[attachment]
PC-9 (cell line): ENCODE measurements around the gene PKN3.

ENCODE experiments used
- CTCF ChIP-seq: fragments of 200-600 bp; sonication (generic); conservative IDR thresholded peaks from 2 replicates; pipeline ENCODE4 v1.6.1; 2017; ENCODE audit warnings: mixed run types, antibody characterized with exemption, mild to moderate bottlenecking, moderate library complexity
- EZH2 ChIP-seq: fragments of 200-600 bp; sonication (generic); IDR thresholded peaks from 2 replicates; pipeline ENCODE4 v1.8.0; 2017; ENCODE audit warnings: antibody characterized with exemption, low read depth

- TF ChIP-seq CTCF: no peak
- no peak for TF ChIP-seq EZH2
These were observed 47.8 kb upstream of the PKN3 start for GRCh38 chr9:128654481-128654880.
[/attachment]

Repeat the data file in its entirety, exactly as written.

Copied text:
PC-9 (cell line): ENCODE measurements around the gene PKN3.

ENCODE experiments used
- CTCF ChIP-seq: fragments of 200-600 bp; sonication (generic); conservative IDR thresholded peaks from 2 replicates; pipeline ENCODE4 v1.6.1; 2017; ENCODE audit warnings: mixed run types, antibody characterized with exemption, mild to moderate bottlenecking, moderate library complexity
- EZH2 ChIP-seq: fragments of 200-600 bp; sonication (generic); IDR thresholded peaks from 2 replicates; pipeline ENCODE4 v1.8.0; 2017; ENCODE audit warnings: antibody characterized with exemption, low read depth

- TF ChIP-seq CTCF: no peak
- no peak for TF ChIP-seq EZH2
These were observed 47.8 kb upstream of the PKN3 start for GRCh38 chr9:128654481-128654880.